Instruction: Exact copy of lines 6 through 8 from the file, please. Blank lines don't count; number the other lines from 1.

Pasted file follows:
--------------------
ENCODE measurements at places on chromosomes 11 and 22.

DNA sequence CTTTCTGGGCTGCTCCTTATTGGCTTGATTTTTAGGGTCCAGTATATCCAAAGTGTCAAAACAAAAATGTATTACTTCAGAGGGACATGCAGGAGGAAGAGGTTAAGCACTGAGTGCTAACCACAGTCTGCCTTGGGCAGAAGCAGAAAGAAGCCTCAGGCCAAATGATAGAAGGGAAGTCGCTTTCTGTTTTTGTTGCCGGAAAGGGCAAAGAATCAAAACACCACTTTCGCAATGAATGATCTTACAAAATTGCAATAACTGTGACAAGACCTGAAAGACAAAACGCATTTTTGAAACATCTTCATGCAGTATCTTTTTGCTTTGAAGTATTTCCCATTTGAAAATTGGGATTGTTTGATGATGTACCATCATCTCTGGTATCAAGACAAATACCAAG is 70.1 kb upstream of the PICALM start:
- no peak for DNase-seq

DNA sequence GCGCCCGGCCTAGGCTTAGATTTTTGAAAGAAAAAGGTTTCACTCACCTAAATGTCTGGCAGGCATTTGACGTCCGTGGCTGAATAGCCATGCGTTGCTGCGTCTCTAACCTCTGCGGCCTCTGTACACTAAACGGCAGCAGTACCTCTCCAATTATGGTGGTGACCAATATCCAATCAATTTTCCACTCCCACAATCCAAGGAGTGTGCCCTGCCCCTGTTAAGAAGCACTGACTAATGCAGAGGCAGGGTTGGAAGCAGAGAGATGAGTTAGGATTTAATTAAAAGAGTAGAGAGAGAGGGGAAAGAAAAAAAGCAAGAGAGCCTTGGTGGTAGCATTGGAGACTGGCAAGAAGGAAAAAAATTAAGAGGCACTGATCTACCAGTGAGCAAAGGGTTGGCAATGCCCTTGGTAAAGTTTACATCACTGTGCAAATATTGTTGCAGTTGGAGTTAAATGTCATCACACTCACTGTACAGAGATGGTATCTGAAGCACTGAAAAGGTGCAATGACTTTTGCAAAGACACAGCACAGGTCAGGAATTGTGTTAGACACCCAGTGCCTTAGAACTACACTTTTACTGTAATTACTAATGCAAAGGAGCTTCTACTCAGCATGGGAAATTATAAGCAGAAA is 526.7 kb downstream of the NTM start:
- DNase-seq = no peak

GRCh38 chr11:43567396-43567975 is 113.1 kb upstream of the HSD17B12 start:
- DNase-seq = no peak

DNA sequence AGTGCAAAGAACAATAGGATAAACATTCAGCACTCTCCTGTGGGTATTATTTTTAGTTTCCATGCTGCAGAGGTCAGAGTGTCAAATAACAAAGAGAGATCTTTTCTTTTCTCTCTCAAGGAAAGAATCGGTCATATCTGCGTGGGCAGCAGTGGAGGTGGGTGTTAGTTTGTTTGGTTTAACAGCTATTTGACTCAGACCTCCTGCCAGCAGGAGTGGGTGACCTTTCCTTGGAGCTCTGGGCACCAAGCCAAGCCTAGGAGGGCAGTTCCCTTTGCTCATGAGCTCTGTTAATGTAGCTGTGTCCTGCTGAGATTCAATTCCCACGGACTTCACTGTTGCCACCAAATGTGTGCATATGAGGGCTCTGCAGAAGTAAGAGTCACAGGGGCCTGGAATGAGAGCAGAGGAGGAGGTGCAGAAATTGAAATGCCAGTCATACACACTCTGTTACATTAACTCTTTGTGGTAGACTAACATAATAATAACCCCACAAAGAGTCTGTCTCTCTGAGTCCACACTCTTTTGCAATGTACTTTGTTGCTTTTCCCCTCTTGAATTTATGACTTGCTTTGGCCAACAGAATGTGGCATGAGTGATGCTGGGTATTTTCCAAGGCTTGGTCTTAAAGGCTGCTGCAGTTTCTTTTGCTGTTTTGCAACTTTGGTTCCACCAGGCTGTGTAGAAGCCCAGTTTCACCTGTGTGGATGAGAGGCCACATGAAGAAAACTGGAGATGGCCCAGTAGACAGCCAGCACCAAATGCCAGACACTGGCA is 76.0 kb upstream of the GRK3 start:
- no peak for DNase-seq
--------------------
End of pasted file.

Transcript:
GRCh38 chr11:43567396-43567975 is 113.1 kb upstream of the HSD17B12 start:
- DNase-seq = no peak

DNA sequence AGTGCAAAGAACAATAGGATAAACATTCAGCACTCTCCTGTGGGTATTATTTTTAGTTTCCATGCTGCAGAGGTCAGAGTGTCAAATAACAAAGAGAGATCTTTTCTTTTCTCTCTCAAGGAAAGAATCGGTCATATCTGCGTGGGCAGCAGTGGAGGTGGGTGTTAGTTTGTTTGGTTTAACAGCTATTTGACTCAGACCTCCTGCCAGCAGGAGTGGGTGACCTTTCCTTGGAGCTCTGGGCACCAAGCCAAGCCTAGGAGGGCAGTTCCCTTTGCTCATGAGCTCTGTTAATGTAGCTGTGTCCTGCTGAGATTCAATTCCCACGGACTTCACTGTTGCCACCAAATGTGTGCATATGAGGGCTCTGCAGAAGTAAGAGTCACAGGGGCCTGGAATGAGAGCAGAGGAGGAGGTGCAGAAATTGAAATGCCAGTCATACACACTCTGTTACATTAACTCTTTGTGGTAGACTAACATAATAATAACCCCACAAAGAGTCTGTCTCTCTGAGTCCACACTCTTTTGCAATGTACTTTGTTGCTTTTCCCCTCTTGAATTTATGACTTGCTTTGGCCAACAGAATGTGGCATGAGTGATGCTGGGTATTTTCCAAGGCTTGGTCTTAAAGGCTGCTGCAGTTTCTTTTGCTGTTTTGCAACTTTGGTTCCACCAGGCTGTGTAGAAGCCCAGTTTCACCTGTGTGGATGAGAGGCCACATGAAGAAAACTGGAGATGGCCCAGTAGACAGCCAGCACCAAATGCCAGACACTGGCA is 76.0 kb upstream of the GRK3 start: